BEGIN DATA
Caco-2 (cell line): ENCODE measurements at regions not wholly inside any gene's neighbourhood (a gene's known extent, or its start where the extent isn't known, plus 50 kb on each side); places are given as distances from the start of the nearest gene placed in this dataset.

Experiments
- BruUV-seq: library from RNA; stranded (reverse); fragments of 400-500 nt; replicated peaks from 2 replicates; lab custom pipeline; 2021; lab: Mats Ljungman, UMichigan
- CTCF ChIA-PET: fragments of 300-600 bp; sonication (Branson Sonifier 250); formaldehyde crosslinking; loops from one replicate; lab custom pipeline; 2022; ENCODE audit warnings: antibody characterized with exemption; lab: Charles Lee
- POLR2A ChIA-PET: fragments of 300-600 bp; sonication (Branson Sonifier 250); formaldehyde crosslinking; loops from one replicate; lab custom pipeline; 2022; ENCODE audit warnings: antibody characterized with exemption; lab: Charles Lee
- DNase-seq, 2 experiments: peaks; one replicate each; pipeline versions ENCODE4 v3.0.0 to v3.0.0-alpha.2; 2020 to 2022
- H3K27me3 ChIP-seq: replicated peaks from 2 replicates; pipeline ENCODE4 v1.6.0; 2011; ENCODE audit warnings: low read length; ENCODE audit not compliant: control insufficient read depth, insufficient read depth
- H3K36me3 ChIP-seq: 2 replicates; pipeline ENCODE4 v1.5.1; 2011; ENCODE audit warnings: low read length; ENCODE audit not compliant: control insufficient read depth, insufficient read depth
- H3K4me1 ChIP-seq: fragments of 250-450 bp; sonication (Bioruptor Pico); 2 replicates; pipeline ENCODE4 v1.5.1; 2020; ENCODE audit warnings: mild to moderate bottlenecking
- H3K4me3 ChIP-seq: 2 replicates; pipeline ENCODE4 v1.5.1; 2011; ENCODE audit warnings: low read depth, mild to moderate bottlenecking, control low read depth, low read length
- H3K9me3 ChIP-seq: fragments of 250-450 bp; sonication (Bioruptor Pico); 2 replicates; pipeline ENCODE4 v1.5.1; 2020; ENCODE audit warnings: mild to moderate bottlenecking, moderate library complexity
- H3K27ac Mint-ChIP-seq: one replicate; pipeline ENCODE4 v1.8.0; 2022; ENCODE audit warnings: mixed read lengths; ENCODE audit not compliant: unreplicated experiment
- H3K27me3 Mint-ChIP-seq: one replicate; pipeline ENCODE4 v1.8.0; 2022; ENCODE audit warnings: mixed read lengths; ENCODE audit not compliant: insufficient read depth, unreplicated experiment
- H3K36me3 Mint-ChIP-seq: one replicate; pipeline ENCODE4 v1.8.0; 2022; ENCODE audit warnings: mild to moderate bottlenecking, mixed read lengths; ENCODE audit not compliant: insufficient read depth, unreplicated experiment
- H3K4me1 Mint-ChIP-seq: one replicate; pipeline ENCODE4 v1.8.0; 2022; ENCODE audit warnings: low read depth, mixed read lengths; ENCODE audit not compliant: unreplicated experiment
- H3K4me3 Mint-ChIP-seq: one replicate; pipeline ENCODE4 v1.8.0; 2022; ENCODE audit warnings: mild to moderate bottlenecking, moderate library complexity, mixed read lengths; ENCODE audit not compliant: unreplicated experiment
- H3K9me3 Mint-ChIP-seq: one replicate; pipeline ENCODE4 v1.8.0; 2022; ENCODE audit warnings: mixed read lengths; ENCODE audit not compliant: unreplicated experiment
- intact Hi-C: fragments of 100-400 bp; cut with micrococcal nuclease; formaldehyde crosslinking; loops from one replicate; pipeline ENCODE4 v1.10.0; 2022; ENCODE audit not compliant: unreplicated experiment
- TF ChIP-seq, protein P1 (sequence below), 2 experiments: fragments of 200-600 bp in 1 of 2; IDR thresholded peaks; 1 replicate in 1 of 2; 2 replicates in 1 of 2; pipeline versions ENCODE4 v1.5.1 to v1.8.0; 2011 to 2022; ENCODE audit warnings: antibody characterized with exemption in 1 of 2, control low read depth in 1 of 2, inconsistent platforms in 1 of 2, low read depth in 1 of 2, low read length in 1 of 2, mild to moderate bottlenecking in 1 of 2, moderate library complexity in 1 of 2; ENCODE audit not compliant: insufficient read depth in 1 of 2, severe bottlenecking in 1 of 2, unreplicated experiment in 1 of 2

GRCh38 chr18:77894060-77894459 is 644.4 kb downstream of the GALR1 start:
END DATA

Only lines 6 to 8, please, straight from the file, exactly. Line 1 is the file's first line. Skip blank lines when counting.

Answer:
- DNase-seq, 2 experiments: peaks; one replicate each; pipeline versions ENCODE4 v3.0.0 to v3.0.0-alpha.2; 2020 to 2022
- H3K27me3 ChIP-seq: replicated peaks from 2 replicates; pipeline ENCODE4 v1.6.0; 2011; ENCODE audit warnings: low read length; ENCODE audit not compliant: control insufficient read depth, insufficient read depth
- H3K36me3 ChIP-seq: 2 replicates; pipeline ENCODE4 v1.5.1; 2011; ENCODE audit warnings: low read length; ENCODE audit not compliant: control insufficient read depth, insufficient read depth